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Welcome to my zone 9a habitat garden near Houston, Texas.

Friday, November 29, 2013

This week in the garden - #82

We had unseasonably (for us) cold weather for Thanksgiving week. A couple of nights ago, we even had a light - very light - frost. Light though it was, it was enough to put paid to some of my more tropical plants, like the cannas.

 And, of course, the bananas. They are gone for this year, but they'll be back next spring.

The exposed outer leaves of the hamelia shrubs were nipped by the frost and turned to mush, but you can see that the more protected leaves underneath are still green.

Most of the brugmansias and the daturas were full of blooms and/or buds when the mini frost came. It was enough to cause them to wilt and droop. But, again, I think you can see that the lower leaves that had more protection are still green.

Walking through the garden today, I noticed that the ends of some of the milkweed leaves were nipped by the frost but then I found these guys happily munching their way along the leaves.



These Monarch caterpillars are well along in their development and, with any luck at all, will soon be ready to pupate. Obviously, they came through the cold weather without discernible problems. From what I have read, I gather that these caterpillars are, in fact, able to withstand quite cold weather without damage as long as they have a food supply. If the weather is both cold and inclement, that can cause problems for them. Today, I saw another migrating female Monarch laying eggs on these same plants now being devoured by the caterpillars.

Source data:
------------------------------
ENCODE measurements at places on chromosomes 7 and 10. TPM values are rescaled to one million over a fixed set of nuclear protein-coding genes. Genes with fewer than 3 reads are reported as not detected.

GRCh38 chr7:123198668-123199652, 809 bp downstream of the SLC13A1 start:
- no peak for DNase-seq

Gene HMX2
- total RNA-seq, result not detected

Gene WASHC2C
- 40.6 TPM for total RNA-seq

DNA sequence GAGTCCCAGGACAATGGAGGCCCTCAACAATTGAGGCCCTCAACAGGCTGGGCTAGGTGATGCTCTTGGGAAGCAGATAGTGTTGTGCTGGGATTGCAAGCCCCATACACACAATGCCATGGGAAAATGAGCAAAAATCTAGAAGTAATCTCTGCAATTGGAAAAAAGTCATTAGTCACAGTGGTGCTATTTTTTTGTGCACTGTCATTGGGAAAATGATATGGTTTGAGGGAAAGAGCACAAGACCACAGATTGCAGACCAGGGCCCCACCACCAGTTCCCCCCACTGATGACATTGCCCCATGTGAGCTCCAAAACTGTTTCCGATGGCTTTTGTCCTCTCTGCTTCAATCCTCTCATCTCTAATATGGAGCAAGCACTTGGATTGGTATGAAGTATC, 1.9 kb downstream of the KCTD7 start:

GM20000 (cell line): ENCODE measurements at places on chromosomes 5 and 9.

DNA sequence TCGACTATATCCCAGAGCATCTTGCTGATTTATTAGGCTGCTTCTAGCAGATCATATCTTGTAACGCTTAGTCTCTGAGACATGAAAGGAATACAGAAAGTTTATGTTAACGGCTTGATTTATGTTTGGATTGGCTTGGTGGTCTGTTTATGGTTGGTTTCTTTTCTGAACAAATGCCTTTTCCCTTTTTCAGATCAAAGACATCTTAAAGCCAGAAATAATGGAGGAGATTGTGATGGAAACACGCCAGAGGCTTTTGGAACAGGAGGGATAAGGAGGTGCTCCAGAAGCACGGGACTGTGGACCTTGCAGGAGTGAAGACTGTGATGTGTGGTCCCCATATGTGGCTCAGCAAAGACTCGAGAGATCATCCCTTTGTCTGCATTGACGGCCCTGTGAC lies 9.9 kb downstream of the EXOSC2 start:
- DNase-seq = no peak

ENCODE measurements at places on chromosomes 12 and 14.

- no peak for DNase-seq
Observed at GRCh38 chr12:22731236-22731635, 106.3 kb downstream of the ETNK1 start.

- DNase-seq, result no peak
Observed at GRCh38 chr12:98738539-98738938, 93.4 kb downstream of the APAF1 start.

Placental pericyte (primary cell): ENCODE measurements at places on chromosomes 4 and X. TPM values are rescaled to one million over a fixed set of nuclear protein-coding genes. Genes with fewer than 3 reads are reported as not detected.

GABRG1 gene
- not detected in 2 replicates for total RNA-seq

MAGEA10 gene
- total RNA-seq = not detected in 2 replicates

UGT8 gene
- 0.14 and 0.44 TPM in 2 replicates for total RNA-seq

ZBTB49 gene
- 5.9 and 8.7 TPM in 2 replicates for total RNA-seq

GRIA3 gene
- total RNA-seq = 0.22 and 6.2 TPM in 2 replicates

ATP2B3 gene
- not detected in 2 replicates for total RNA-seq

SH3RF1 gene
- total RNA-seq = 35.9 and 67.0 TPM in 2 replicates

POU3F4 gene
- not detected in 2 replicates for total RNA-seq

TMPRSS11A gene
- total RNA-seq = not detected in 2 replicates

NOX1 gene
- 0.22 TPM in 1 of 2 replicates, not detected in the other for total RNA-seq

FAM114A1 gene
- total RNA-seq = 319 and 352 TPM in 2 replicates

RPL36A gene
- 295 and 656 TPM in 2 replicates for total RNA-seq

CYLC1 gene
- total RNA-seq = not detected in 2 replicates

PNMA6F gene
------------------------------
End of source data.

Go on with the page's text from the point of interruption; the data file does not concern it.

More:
It may be another effect of the colder weather that the garden was full of honeybees today. They were visiting the remaining flowers, such as the Copper Canyon daisies.


But, also, they swarmed all over my hummingbird feeders!

This feeder has bee guards, but it also has a small leak at one of the seams and the bees crowded around to sip the leaking nectar.

No bee guards here and the bees sipped directly from the feeding ports - much to the annoyance of the Rufous Hummingbirds that were trying to feed there.

We are supposed to have slightly warmer weather over the next few days which is probably a good thing for the caterpillars and for any developing eggs on the milkweed. But we know that killing frost is inevitably on its way. On average, it comes around December 10,  so, much of the garden now exists on borrowed time and we must get ready to protect what we cannot bear to lose.